On December 6, 1999, the Recording Industry Association of America (RIAA) sued the first file sharing platform Napster for copyright infringment. This was the start of a still ongoing campaign against file-sharing and related practises. On the occasion of the 15th anniversary of RIAA’s lawsuit against Napster, I would like to retell the story of Napster relying on Joseph Menn’s book “all that rave. The Rise and Fall of Shawn Fanning’s Napster” (2003) as well as on court documents and press articles.
In part 3 the trial on the preliminary injunction against Napster is highlighted that eventually let to the shut down of the file sharing service in summer 2001.
The Music Industry’s Fight Against Napster – Part 3: The Trial
In view of the preliminary injunction, the new Napster CEO Hank Barry hired the hotshot solicitor David Boies to embark on a new defensive strategy. Boies referred to the “fair use” clause in the Audio Home Recording Act (AHRA). “Fair use” allows consumers – amongst others – to make a copy for private use. Napster users did nothing else and, therefore, did not infringe copyright. Boies also referred to the Supreme Court decision in Universal City Studios v. Sony in 1984. Universal City Studios sued Sony for selling video recorders that allowed consumers to infringe their copyrights by taping their film and TV productions. In a disputed decision, the Supreme Court outlined that the manufacturers of home video recording devices such as Betamax – therefore the “Betamax case” – were not liable for copyright infringement. Although the judges argued that video recording did infringe copyright, they saw a significant non-infringing use of the technology. Therefore the Betamax case was decided in favour of Sony.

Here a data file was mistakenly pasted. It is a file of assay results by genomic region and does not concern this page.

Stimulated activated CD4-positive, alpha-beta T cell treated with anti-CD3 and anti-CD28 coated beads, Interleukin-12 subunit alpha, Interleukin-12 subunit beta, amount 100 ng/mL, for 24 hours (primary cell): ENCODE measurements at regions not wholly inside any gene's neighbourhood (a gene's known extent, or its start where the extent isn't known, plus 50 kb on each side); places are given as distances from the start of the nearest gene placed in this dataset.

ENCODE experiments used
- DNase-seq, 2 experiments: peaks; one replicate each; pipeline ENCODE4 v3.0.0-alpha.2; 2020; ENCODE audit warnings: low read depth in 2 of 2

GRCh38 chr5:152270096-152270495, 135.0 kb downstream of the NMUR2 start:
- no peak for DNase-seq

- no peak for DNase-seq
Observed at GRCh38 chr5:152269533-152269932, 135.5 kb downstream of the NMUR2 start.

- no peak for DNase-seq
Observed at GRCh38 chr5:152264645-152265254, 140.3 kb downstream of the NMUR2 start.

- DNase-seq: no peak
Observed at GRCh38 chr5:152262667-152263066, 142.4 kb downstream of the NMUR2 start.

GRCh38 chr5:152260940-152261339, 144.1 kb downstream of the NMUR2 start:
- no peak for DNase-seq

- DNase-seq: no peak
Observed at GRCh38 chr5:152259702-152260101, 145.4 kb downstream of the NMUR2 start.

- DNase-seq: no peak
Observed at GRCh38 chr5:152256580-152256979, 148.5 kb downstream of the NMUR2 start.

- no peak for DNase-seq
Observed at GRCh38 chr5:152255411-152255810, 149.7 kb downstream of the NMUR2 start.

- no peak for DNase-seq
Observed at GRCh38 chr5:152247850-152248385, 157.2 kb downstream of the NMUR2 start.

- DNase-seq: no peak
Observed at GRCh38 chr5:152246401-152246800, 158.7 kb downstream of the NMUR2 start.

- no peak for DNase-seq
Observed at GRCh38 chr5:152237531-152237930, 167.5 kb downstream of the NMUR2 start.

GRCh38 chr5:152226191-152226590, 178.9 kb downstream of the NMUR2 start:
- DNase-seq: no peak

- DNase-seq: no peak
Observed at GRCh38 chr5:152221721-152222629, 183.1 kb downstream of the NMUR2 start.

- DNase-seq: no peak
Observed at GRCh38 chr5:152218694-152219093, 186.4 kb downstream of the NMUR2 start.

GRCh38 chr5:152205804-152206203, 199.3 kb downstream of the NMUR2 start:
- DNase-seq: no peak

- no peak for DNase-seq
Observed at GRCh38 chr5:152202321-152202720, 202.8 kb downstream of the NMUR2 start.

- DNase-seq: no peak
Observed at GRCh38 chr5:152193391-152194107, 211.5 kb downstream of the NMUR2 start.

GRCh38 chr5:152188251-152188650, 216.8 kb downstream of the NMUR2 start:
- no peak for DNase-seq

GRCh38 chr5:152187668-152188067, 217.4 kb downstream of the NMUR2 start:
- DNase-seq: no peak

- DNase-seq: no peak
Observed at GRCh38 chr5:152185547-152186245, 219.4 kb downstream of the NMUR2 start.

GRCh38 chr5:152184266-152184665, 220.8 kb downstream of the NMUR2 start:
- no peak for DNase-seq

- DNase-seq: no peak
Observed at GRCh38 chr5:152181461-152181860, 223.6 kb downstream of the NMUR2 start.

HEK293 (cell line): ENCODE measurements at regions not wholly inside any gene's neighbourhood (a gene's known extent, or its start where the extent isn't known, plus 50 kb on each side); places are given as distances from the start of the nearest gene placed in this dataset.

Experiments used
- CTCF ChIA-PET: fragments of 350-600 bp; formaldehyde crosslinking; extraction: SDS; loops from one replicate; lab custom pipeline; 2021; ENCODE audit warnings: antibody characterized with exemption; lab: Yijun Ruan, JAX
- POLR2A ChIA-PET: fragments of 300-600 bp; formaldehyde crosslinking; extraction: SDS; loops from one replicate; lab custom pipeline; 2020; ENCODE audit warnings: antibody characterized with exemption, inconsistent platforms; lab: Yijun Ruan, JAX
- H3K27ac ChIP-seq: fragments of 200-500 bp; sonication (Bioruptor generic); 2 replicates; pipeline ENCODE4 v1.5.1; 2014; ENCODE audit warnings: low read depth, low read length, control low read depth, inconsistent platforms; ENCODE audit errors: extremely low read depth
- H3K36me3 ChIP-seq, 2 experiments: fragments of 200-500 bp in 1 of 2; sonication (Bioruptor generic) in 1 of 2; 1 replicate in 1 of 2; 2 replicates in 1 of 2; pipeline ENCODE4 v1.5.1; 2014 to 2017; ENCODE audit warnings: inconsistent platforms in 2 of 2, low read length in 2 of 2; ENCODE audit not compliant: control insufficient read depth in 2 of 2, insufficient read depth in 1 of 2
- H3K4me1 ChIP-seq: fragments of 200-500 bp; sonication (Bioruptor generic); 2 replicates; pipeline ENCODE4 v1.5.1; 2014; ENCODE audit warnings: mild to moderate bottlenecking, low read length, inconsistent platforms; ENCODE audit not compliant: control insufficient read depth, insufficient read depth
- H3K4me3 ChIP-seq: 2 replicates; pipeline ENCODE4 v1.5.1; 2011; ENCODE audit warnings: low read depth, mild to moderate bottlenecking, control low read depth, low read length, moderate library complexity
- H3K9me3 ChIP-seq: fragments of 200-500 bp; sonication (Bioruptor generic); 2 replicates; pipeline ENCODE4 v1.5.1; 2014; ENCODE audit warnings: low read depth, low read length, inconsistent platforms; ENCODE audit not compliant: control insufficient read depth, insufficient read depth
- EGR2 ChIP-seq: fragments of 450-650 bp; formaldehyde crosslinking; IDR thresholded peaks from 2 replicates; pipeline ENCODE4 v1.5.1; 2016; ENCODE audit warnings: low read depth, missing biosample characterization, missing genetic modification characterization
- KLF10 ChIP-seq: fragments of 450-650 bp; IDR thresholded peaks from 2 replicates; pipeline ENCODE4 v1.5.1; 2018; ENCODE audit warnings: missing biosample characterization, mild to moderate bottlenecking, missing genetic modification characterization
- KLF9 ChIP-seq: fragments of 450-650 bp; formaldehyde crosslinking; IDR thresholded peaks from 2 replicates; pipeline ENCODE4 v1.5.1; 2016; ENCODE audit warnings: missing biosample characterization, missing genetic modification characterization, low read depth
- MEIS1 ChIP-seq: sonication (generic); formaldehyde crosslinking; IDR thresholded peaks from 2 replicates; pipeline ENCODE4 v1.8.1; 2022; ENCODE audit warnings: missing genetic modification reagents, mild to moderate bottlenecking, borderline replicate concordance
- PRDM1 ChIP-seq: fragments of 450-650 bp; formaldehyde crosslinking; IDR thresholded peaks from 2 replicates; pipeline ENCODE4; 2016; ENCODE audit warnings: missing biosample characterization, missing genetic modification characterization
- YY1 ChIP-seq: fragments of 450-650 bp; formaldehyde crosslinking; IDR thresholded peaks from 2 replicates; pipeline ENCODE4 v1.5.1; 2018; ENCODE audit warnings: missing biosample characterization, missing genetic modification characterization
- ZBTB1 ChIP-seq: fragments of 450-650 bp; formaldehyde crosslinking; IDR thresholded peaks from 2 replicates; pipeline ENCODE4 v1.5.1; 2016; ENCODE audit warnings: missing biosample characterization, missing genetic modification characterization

Boies’ office also motivated prominent proponents of the open-source community and free-speech movement such as the co-founder of Electronic Frontier Foundation (EFF) and Grateful Dead songwriter John Perry Barlow as well as Stanford Law-School professor Lawrence Lessig to testify for Napster. Lessig argued in his expert report that most of the innovative copying devices such as the photocopier, the cassette recorder and the video recorder initially infringed copyright. In a longer perspective the non-infringing use of those technologies outperformed the infringing use by far and new ways to compensate rights holders were found.
On July 26, 2000, Judge Patel, who already conducted the preliminary hearings, opened the trial of the record labels against Napster in a San Francisco district court building. In his opening statement the plaintiffs’ lawyer Russell Frackman pointed at the immense economic damage for the record labels and music publishers caused by Napster: “Since the court walked in several minutes ago, 30, 40, maybe 50,000 recordings have been downloaded using the Napster system; 14,000 recordings are downloaded a minute (…). If we take the six months that Napster has posited it will take to get to trial, there will be 3.6 billion separate recordings downloaded using the Napster system. And 90 percent of those, Your Honor, are copyrighted.” (Menn 2003: 241). The 75 million Napster users would not pay any compensation to the rights holders Frackman continued, and warned: “The longer this goes on, Your Honor, the more impossible it will be for us, and we believe for the court, to do anything realistic.” (ibid.). Napster had not just a negative impact on CD sales but make it impossible for the music industry to develop a sustainable online music business.